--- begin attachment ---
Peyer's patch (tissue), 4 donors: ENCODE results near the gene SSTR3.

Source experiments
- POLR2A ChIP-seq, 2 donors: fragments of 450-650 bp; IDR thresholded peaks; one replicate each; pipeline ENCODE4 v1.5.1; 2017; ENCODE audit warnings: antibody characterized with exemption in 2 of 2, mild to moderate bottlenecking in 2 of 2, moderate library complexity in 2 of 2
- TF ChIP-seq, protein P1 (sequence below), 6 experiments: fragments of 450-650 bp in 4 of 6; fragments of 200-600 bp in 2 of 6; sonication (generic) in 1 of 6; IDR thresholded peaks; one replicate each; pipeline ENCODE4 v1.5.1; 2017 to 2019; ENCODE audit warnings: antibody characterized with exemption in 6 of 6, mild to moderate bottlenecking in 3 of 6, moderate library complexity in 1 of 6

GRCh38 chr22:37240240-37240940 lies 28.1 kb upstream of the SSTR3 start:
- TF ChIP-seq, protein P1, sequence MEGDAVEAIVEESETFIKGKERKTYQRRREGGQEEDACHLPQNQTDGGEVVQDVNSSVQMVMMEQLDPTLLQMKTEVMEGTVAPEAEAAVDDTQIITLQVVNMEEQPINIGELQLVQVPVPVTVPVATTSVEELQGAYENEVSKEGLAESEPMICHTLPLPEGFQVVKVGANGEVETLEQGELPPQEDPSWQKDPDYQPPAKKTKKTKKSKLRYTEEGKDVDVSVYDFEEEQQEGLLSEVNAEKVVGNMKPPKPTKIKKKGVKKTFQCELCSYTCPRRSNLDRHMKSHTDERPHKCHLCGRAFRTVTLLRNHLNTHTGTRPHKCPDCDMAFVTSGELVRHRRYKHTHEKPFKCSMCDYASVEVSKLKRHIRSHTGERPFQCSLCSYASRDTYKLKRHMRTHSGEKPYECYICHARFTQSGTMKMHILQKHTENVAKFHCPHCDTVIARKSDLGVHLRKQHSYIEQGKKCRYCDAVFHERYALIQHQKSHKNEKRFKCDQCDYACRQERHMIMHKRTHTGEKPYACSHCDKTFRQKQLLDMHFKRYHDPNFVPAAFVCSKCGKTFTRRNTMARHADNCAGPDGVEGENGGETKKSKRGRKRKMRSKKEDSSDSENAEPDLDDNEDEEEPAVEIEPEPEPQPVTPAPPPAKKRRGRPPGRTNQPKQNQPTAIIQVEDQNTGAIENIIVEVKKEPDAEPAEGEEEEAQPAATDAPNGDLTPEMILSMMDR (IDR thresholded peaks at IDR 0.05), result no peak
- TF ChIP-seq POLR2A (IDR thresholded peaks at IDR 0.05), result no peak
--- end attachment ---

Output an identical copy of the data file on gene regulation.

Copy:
Peyer's patch (tissue), 4 donors: ENCODE results near the gene SSTR3.

Source experiments
- POLR2A ChIP-seq, 2 donors: fragments of 450-650 bp; IDR thresholded peaks; one replicate each; pipeline ENCODE4 v1.5.1; 2017; ENCODE audit warnings: antibody characterized with exemption in 2 of 2, mild to moderate bottlenecking in 2 of 2, moderate library complexity in 2 of 2
- TF ChIP-seq, protein P1 (sequence below), 6 experiments: fragments of 450-650 bp in 4 of 6; fragments of 200-600 bp in 2 of 6; sonication (generic) in 1 of 6; IDR thresholded peaks; one replicate each; pipeline ENCODE4 v1.5.1; 2017 to 2019; ENCODE audit warnings: antibody characterized with exemption in 6 of 6, mild to moderate bottlenecking in 3 of 6, moderate library complexity in 1 of 6

GRCh38 chr22:37240240-37240940 lies 28.1 kb upstream of the SSTR3 start:
- TF ChIP-seq, protein P1, sequence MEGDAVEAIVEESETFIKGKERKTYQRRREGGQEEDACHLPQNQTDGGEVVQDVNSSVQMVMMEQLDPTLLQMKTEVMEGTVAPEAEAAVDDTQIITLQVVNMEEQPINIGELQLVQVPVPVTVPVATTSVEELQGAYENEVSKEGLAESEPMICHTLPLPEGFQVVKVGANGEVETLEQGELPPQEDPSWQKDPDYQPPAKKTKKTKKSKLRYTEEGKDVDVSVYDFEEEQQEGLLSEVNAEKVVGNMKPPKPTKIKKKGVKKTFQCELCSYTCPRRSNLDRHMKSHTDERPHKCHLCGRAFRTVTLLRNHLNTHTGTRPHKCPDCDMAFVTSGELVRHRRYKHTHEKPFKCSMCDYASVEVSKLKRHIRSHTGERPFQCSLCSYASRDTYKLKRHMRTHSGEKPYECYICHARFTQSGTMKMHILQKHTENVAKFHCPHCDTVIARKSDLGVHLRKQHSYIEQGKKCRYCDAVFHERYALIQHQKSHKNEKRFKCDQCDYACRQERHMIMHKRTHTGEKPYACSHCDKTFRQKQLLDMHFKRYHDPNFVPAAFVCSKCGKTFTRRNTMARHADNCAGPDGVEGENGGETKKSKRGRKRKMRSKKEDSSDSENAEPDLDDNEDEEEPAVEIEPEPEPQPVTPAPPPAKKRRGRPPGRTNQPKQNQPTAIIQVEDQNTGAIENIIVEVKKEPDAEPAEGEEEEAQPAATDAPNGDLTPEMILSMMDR (IDR thresholded peaks at IDR 0.05), result no peak
- TF ChIP-seq POLR2A (IDR thresholded peaks at IDR 0.05), result no peak